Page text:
Match Report : 20/10/2015

Oxford 1 Argyle 0 - Report

Oxford United 1 
Sercombe 33

Argyle 0 

by Rob McNichol

IT feels ever-so-slightly self reverential to say it, but we mean it as a compliment to say that Oxford 'did a Plymouth' to beat Argyle by a goal to nil at the Kassam Stadium. 

The Oxford performance had plenty of hallmarks of the kinds of display that Derek Adams' side have mastered in the quest for League 2 promotion. United are not in the top three by accident, and they capped an excellent attacking first half display with a goal from former Exeter City man Liam Sercombe. 

In the second half, under intense pressure, they held out to win by a single goal, thus becoming the first team this season to beat Argyle to nil. Argyle have not got to the division's summit by rolling teams aside, but by rolling up their sleeves. While Oxford deserve credit for their quality in attack and defence, so to do Argyle for the way they sought their way back into the game, only to meet a formidable opponent. 

Indeed, one is tempted to say that Argyle have played much more poorly and won in recent weeks. 

A pre-match blow came in the form of the news that Reuben Reid had not passed muster to line up against the U's. The in-form striker had departed the field shortly after scoring Argyle's winning goal against Accrington Stanley three days previous, and had not recovered in time to travel to Oxfordshire. 

Derek Adams' reshuffle saw an additional, unforced, change, as Craig Tanner also missed out, dropping to the bench. In came Carl McHugh and Graham Carey, the two individuals that Adams introduced at half-time against Stanley.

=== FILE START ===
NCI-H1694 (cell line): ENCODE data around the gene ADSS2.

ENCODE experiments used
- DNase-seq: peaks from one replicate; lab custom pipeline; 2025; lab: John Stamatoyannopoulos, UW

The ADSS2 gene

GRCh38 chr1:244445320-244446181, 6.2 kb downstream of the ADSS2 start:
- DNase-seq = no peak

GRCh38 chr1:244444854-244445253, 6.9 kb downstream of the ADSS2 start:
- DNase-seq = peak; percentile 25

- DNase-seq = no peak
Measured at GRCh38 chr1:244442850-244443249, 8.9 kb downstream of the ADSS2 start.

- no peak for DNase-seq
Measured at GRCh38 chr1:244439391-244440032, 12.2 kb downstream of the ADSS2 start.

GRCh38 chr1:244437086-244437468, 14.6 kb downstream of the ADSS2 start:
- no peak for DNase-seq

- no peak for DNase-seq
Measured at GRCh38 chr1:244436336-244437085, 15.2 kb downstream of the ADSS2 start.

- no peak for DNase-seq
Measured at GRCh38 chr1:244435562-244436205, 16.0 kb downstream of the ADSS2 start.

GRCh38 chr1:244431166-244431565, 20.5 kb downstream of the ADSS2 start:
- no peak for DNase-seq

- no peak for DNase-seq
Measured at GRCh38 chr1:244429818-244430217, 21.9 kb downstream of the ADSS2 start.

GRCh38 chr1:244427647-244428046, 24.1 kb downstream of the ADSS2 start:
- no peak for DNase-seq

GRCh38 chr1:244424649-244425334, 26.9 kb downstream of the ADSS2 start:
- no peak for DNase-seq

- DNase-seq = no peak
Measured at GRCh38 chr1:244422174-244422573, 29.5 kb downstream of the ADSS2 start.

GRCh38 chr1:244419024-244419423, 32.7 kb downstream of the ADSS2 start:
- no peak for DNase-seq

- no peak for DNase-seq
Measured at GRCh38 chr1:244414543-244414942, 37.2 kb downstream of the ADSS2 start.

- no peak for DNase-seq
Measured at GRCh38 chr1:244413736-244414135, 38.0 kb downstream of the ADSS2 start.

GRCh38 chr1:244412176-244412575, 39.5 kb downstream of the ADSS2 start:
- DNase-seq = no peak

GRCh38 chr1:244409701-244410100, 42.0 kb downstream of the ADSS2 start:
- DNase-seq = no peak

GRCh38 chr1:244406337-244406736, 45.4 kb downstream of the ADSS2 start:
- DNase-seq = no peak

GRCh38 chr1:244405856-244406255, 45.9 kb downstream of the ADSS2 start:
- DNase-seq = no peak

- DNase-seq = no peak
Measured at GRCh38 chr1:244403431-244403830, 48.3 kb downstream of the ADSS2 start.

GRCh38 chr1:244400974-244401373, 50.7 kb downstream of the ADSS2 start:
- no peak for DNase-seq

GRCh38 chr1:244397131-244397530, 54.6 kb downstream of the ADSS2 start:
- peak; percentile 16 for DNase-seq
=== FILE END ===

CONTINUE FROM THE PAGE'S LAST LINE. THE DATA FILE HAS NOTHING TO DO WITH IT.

This all meant a subtle variation of the formation employed throughout the season so far; rather than a pair of holding midfielders sitting behind Carey, instead McHugh was the lone man in front of the back four, with Hiram Boateng and Josh Simpson just in front of him. Carey shifted to the right, with Jake Jervis taking a spot in the centre of the forward line. 

The game started at a rather breathless pace, symbolic of two teams playing with confidence and with only three league defeats between them this season. Carey, as one might expect, drifted in from the right and tried to dictate, while Oxford's one-touch passing and movement was extremely pleasing on the eye.

In the opening 15 minutes, this tempo yielded a few decent half-chances for Oxford - mostly edge of the box efforts that were charged down - and one penalty shout, when George Baldock tumbled over a leg he was rather expecting to see. Perhaps it felt, to the referee, that the Oxford full-back rather instigated the contact, as opposed to the other way around. 

Argyle's best chance - probably the best in the early exchanges for either side - came when Simpson got into an advanced position that his typical role does not permit him to exploit, but shot wide across goal from an increasingly narrowing angle. 

On 25 minutes, former Pilgrim Alex MacDonlad looked to strike a hefty blow; in fact he struck a hefty piece of metalwork that holds up the goalpost. The lively Roofe drifted infield and attempted to play in Danny Hylton. The intended pass was deflected, but fortuitously for Oxford it found MacDonald. He curled beyond McCormick, but his effort slammed against the upright. 

Oxford were beginning to look a little ominous, and next they had the ball in the net, but a goal was not given. Hylton thought he had sprinted to the bye-line and cut back for Roofe to place the ball in the part of the net with which he shares a name. However, Hylton had actually taken the ball beyond the end-line, and the raised flag indicated that United's celebrations were short lived. 

The home side completed the post-post double by striking the other upright, as Hylton to Taylor was the last pass of a lovely move, with the latter dinking over McCormick and striking the post.